The hardware abstraction layer 116 allows different software to be device-independent by abstracting information from systems such as caches, I/O buses, and interrupts and using hardware data to provide applications 102 a way to interact with the specific requirements of the hardware devices 120 on which the application 102 or portion thereof is running/interacting, etc. In one implementation, the hardware abstraction layer 116 includes drivers 118 that can be used to control the hardware devices by providing access to registers of hardware devices.

The kernel mode API 114 is a part of the operating system of the computing system 100 operating in kernel mode 110. In one implementation, the kernel mode API 114 is a secure API capable of accessing different kernel resources, for example kernel objects such as mutex, semaphore, or the file system. The kernel mode API 114 is accessed through an interrupt 107 generated from the user mode API 104. The interrupt 107 transfers control to a set of privilege instructions providing access to the kernel mode 110. An interrupt 107 providing access to the kernel mode 110 can include a system call instruction, a trap gate, an interrupt gate, and a call gate. In one implementation, the user mode API 104 calls into the kernel mode API 114 by identifying a kernel mode call corresponding to the received user mode API call.

The kernel API validation layer 112 lies in the kernel mode 110 between the user mode API 104 and the kernel mode API 114. In one implementation, the kernel API validation layer 112 intercepts each incoming call from the user mode 108 into the kernel mode API 114. The kernel API validation layer 112 can intercept each call into the kernel mode API 114 in order to verify that the calls are legitimate.

In one implementation, the kernel API validation layer 112 can be inserted into the secure process using, for example, a shim driver. A shim is a piece of code placed between layers, or groups of hierarchical functions. Thus, the shim driver provides for the kernel API validation layer 112 between the layers of the user mode API 104 and the kernel mode API 114. When a particular call transitions from the user mode 108 to the kernel mode 110, a kernel mode dispatch function 113 calls the native kernel API function from a service table containing all kernel API addresses. The corresponding call is then placed into the kernel mode API 114 in order to perform the desired function. In one implementation, the shim driver can be used to replace the original service table function pointers with one or more function pointers. As a result, the driver shim functions are called first from the service table. In one implementation, the replaced service table function pointers can point to the kernel API validation layer 112 for performing validation functions. In an alternative implementation, the kernel API validation layer 112 can be inserted into the kernel mode 112 using different techniques. For example, the system call dispatch function can be hooked or the software interrupt call can be hooked. Regardless of the insertion technique, the kernel API validation layer 112 can monitor, intercept, and process some or all of the incoming kernel mode calls.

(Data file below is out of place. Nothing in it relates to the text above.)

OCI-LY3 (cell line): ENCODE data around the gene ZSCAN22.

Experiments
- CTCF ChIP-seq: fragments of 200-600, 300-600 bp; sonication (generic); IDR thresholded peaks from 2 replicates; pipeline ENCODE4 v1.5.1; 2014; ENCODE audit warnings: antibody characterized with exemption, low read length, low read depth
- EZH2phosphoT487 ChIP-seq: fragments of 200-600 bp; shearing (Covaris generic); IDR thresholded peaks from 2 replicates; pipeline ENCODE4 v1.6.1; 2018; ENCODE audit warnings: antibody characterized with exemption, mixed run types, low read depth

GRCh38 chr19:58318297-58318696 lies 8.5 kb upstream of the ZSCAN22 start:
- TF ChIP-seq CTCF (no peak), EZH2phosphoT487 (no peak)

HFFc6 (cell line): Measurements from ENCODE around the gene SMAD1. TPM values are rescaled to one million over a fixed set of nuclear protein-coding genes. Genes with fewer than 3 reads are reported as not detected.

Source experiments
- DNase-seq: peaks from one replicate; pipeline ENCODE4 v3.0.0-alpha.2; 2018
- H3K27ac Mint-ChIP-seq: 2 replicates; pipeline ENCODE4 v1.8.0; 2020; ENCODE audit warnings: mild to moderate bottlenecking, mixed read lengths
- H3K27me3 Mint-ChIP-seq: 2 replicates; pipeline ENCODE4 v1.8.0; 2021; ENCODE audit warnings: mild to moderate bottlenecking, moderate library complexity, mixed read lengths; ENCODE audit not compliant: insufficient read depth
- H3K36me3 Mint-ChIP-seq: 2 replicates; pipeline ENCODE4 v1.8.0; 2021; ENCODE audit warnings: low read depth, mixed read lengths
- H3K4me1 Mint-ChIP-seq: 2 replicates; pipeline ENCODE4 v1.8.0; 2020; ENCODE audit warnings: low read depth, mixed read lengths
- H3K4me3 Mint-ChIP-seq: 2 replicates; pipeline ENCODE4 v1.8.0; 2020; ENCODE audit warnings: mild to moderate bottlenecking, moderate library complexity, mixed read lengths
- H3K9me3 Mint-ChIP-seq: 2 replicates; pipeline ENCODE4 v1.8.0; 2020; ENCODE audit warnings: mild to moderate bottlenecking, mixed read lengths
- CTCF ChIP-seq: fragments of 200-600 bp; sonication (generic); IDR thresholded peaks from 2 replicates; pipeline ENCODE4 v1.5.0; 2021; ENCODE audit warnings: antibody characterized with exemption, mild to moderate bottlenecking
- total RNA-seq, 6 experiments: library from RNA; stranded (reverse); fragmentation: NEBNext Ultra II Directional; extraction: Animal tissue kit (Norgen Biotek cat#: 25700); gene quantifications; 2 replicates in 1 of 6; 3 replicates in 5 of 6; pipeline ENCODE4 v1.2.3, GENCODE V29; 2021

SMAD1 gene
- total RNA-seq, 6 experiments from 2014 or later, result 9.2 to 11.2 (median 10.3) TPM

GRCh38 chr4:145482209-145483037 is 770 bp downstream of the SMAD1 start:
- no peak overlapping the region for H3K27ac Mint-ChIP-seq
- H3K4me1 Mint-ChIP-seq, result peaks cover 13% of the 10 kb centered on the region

FIG. 2 shows a block diagram of an API validation layer 112. In one implementation, the API validation layer 112 includes a monitoring engine 202, an analysis engine 204, a validation engine 205, and a processing engine 206. The monitoring engine 202 can monitor incoming kernel mode calls. In one implementation, the monitoring engine 202 monitors for particular types of system calls. For example, certain types of calls may be considered to be of higher risk to a system then others (e.g., a create process call can be designated as having a higher risk than other call types). Other types of system calls can be more susceptible to tampering then others.

The analysis engine 204 examines calls which have been identified by the monitoring engine 202. The analysis engine 204 can examine the call to identify the previous operations performed from the point at which the call was first initiated. For example, the analysis engine 204 can perform a stack backtracking to identify previous steps in the call history. If a step in the call thread is suspect, further analysis can be performed or the call can be terminated. In one implementation, the analysis engine 204 can also examine the origin of the call to the kernel mode API 114. Kernel mode calls can only be legitimately performed through particular operating system libraries. The analysis engine 204 can also examine the call to identify any security features placed in the call, for example, by a user mode API interception application 106 that performs security functions. Upon identifying a security feature, the analysis engine 204 can examine the security feature to determine whether or not the security feature is recognized as authentic.

In another implementation, the analysis engine 204 can analyze the call for an indication that the call has been previously analyzed by a user mode security system. For example, the analysis engine 204 can examine the call for a security feature such as a stamp or signature indicating that the call cleared a security analysis performed by a user mode API interception application 106. In one implementation, the stamp, signature, or other security feature placed within the call can be encrypted or otherwise secured against tampering.

The validation engine 205 can validate or invalidate the call according to the analysis of the analysis engine 204. In one implementation, if the analysis engine 204 determines that a step in the call thread is suspect, the call can be invalidated by the validation engine 205. Additionally, if the analysis of the call determines that the call did not originate from one of the allowed libraries, the call can be invalidated by the validation engine 205. Furthermore, the validation engine can validate the call based on an identified security stamp or other feature placed into the call. For example, the user mode API interception application 106 can compare a security stamp or signature with one or more stored security features to determine the validity of the stamp or signature. In one implementation, if the call has been validated by the user mode API interception application 106, then the validation engine 205 can also validate the call. In one implementation, if a security feature is not found in the call thread, malicious software may have caused the call to bypass the security system.